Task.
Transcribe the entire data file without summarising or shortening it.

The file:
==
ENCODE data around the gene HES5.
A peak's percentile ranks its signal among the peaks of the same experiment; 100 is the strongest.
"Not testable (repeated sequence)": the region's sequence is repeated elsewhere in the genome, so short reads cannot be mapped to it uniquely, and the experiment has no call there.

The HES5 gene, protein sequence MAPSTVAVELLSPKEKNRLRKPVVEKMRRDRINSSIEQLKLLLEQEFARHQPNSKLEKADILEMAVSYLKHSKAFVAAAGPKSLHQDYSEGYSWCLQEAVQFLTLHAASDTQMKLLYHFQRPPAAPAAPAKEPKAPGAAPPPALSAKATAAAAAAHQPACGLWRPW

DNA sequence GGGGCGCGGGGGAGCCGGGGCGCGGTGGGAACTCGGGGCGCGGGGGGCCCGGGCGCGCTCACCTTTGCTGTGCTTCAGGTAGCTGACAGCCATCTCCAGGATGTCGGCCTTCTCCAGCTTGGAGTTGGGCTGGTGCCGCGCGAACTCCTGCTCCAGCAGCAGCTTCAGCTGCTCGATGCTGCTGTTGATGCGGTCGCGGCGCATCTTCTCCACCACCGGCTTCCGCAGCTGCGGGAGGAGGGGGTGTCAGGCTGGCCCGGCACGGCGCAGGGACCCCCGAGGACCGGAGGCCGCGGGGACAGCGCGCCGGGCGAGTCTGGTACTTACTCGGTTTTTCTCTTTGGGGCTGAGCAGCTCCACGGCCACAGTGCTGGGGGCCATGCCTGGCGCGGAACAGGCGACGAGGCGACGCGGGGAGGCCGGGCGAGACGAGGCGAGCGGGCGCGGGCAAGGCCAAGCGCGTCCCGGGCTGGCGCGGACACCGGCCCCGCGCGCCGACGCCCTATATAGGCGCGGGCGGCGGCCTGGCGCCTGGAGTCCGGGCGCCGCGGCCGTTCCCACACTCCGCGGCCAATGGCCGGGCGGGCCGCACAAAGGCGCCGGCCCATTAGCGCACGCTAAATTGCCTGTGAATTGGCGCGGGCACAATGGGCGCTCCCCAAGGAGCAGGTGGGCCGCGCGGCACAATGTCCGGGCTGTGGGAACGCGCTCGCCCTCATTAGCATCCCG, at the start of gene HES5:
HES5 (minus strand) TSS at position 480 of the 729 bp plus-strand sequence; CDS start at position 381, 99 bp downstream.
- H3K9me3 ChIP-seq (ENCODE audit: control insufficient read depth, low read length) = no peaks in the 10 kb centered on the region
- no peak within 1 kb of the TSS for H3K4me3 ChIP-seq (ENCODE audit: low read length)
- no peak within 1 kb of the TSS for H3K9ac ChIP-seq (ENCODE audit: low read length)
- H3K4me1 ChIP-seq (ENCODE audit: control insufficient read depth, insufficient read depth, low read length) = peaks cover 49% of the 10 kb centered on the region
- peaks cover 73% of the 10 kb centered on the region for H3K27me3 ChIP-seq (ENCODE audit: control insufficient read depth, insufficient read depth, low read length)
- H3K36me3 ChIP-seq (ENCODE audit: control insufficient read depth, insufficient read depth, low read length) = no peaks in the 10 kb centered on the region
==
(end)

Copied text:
ENCODE data around the gene HES5.
A peak's percentile ranks its signal among the peaks of the same experiment; 100 is the strongest.
"Not testable (repeated sequence)": the region's sequence is repeated elsewhere in the genome, so short reads cannot be mapped to it uniquely, and the experiment has no call there.

The HES5 gene, protein sequence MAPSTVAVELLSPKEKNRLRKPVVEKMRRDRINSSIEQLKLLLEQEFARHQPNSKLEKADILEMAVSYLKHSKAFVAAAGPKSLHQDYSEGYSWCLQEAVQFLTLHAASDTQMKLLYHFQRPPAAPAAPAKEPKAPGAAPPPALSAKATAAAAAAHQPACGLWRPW

DNA sequence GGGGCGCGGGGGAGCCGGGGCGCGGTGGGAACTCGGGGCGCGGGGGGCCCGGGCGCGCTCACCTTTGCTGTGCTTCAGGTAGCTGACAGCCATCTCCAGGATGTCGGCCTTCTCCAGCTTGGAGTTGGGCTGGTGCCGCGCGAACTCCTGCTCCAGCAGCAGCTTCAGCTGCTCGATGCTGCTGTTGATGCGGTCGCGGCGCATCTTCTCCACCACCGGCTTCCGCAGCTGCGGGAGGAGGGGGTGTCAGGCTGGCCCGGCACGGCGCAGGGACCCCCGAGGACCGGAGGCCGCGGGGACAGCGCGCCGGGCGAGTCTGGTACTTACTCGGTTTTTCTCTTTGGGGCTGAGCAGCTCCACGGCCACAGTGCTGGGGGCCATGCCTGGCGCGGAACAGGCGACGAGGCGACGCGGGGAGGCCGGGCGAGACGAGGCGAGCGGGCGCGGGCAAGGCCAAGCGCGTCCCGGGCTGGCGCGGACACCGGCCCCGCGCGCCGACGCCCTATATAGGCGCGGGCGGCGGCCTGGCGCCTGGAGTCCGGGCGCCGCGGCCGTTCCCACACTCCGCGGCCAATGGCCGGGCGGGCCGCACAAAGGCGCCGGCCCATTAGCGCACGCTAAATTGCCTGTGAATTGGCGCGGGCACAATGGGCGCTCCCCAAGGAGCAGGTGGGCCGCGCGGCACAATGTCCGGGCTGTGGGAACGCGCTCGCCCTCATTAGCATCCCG, at the start of gene HES5:
HES5 (minus strand) TSS at position 480 of the 729 bp plus-strand sequence; CDS start at position 381, 99 bp downstream.
- H3K9me3 ChIP-seq (ENCODE audit: control insufficient read depth, low read length) = no peaks in the 10 kb centered on the region
- no peak within 1 kb of the TSS for H3K4me3 ChIP-seq (ENCODE audit: low read length)
- no peak within 1 kb of the TSS for H3K9ac ChIP-seq (ENCODE audit: low read length)
- H3K4me1 ChIP-seq (ENCODE audit: control insufficient read depth, insufficient read depth, low read length) = peaks cover 49% of the 10 kb centered on the region
- peaks cover 73% of the 10 kb centered on the region for H3K27me3 ChIP-seq (ENCODE audit: control insufficient read depth, insufficient read depth, low read length)
- H3K36me3 ChIP-seq (ENCODE audit: control insufficient read depth, insufficient read depth, low read length) = no peaks in the 10 kb centered on the region